Read the full story at Food Navigator.
Researchers at the University of California, Davis, have developed a new type of cooling cube that they claim could revolutionize how food is kept cold and shipped fresh without relying on ice or traditional cooling packs.
Read the full commentary in Nature.
To withstand extreme weather, rapid innovation and rock-bottom prices, solar installations need tighter quality control, standards and testing.
Read the full story at Current.
AlGalCo is technically based in Indianapolis, but for the last eight years, founder and President Kurt Koehler has primarily officed in the City of Carmel’s Street Dept. building on W. 131st Street.
That’s where Koehler has been working to fine tune his patented technology that uses hydrogen to supplement gasoline, increasing mileage 10 to 12 percent per tank and lowering carbon emissions by 20 percent.
Read the full story in the New Yorker.
Critics of President Biden’s Build Back Better Act have singled out for mockery two words in the two-thousand-plus-page, roughly two-trillion-dollar legislation. Seizing on the words “tree equity,” FreedomWorks, a conservative advocacy group, told its more than four million Facebook followers, “The Democrats want YOU American Taxpayers to shell out $3 BILLION for ‘non-racist’ trees.” House Republican Whip Steve Scalise tweeted, “Dems’ far-left spending bill exposed: $2.5 BILLION of American taxpayer money for ‘tree equity.’ RT so everyone sees! Don’t let them get away with sneaking this through.” Even the Times, ignoring its earlier reporting, didn’t seem to take the issue seriously, running the headline, complete with scare quotes, “From Electric Bikes to ‘Tree Equity,’ Biden’s Social Policy Bill Funds Niche Items.” The story characterized funding for the initiative as one among dozens of “obscure measures and special interest breaks.”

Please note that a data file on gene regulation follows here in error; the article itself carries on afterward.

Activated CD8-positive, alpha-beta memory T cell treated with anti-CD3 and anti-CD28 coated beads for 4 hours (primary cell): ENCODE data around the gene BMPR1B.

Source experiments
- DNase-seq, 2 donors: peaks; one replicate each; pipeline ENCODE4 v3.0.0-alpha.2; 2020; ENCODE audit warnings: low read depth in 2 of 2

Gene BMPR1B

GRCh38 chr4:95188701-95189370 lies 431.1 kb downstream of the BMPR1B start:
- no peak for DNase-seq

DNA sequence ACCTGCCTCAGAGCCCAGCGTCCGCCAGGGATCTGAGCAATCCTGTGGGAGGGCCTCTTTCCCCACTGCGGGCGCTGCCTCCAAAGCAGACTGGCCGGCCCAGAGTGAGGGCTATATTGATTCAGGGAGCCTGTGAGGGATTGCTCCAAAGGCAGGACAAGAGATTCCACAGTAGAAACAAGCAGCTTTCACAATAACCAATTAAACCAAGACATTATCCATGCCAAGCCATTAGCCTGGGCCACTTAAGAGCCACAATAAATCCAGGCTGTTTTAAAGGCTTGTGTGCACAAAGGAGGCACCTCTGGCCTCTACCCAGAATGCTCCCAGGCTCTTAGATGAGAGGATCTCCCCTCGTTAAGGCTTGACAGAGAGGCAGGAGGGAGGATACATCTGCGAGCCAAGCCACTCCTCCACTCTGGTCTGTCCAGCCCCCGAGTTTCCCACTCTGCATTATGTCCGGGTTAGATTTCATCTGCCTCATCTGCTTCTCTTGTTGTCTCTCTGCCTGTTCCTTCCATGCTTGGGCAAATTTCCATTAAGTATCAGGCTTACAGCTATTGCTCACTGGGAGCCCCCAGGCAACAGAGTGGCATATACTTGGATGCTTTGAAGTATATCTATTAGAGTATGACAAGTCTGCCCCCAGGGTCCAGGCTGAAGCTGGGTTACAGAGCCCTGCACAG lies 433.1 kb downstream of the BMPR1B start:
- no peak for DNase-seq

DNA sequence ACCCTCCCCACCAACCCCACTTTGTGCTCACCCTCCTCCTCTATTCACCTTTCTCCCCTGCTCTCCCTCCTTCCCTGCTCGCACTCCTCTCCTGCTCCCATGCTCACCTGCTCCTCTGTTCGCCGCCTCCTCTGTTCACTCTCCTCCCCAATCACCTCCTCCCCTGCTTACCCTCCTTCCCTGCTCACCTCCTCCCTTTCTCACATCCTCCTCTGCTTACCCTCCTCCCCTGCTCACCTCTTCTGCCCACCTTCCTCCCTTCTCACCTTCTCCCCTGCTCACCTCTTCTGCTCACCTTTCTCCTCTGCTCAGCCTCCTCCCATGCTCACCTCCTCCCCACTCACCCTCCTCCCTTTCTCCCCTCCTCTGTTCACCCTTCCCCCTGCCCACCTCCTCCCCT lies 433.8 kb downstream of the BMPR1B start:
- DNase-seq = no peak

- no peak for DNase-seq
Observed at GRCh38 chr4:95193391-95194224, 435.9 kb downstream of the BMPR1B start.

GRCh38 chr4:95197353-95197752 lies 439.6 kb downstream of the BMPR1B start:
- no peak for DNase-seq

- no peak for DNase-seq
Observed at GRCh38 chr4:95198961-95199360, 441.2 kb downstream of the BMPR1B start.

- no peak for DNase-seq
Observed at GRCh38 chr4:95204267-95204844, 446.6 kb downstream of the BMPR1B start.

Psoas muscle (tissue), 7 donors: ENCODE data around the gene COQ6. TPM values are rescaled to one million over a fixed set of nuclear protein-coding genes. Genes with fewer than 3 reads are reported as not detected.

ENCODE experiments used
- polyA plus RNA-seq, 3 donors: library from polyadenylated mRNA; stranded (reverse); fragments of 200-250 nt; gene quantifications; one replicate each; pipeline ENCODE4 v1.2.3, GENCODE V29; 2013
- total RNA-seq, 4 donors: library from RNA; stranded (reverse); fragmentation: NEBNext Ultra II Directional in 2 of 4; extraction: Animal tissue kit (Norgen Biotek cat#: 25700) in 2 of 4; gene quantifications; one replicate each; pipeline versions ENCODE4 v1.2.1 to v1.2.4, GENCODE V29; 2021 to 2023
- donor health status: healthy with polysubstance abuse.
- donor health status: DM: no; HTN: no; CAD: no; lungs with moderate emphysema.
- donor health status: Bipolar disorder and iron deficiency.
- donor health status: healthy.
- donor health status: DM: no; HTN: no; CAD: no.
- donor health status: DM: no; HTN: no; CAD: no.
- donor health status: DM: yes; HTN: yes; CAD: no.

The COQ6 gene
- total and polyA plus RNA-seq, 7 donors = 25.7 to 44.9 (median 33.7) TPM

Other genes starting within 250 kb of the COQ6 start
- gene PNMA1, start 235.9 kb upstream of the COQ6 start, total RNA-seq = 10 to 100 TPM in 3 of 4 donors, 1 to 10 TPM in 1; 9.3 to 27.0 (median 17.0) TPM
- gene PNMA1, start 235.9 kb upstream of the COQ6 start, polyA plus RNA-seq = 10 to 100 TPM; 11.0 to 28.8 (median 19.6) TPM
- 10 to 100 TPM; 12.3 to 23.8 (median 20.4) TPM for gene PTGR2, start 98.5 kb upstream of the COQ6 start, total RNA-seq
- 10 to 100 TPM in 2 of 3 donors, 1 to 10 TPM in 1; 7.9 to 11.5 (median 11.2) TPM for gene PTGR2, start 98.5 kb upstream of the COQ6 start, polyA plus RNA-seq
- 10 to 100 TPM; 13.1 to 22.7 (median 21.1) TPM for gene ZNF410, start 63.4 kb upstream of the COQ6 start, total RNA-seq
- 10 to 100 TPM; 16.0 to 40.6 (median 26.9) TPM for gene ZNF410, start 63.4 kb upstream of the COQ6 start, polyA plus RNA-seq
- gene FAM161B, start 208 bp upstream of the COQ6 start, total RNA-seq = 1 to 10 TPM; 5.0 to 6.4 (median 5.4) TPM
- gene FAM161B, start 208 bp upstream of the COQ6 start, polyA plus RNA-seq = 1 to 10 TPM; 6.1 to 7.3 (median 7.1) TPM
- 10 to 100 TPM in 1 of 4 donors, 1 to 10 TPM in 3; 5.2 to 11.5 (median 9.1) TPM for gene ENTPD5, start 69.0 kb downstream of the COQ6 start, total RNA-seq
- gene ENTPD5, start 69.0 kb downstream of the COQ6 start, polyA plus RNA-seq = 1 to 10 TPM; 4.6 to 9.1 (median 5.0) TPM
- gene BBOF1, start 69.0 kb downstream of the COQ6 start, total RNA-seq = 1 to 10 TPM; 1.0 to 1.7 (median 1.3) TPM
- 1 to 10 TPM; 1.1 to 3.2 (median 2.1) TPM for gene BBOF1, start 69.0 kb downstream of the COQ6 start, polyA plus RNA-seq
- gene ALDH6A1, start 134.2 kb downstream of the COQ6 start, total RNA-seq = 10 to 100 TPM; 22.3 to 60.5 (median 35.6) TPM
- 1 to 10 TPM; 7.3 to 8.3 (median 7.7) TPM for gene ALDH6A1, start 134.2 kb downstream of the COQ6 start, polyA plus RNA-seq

Although the term “tree equity” is far from “yes, we can” in terms of effective political rhetoric, it is a reference to research showing that more tree canopy can save lives. This summer, when a once-in-a-millennium heat wave enveloped the Pacific Northwest, shattering high-temperature records and ending hundreds of lives, people in neighborhoods with scant tree cover suffered the most. Five of the at least sixty-two people who died of hyperthermia in the Portland metro area, for instance, lived in the lower-income Lents neighborhood, where in some areas trees shade just ten per cent of the surface—compared with Marquam Hill, where trees shade more than sixty per cent of the surface and no one died.
Read the full story at Stateline.
Cleveland is among a growing number of cities and states that have come to regard trees as essential infrastructure. At the same time, research is showing that communities of color and low-income neighborhoods have significantly less tree canopy than wealthier, White neighborhoods. Unshaded areas often suffer from an urban heat island effect, in which heat-absorbing asphalt can send temperatures soaring up to 10 degrees hotter than in surrounding neighborhoods.
Read the full story in GreenBiz.
For ESG investors, there is some good news to take away from the Article 6 deal, but much remains unresolved.
Read the full story at Catering Insights.
Eco-Products has added seven new items to its Vanguard line-up of compostable takeaway containers.
Read the full story at Recycling Today.
The Washington-based Vinyl Sustainability Council (VSC), a business council advancing sustainability in the vinyl industry, has presented its 2021 Recycling Award to Lakeland Polymers, a plastics recycler in Boonton, New Jersey. The company was recognized for its Flex-Tech Gas Hose Recycling Program.
Read the full story at GreenBiz.
For many organizations, a key strategic goal/objective, from the perspective of its business and lending practices, is to demonstrate sustainability leadership. Demonstrating this leadership can have various tangible benefits and impacts for an organization — strengthening employee morale, addressing shareholder questions and concerns, fostering strong government relations, and enhancing/protecting a company’s reputation.
So, the questions for an organization are these: How do sustainability-linked loans thread the needle of all these prospective tangible impacts? And how are they generally structured?
Read the full story at Recycling Today.
PepsiCo, Unilever and other multinationals have been participants in the Plastic Credit Exchange plastic credits system.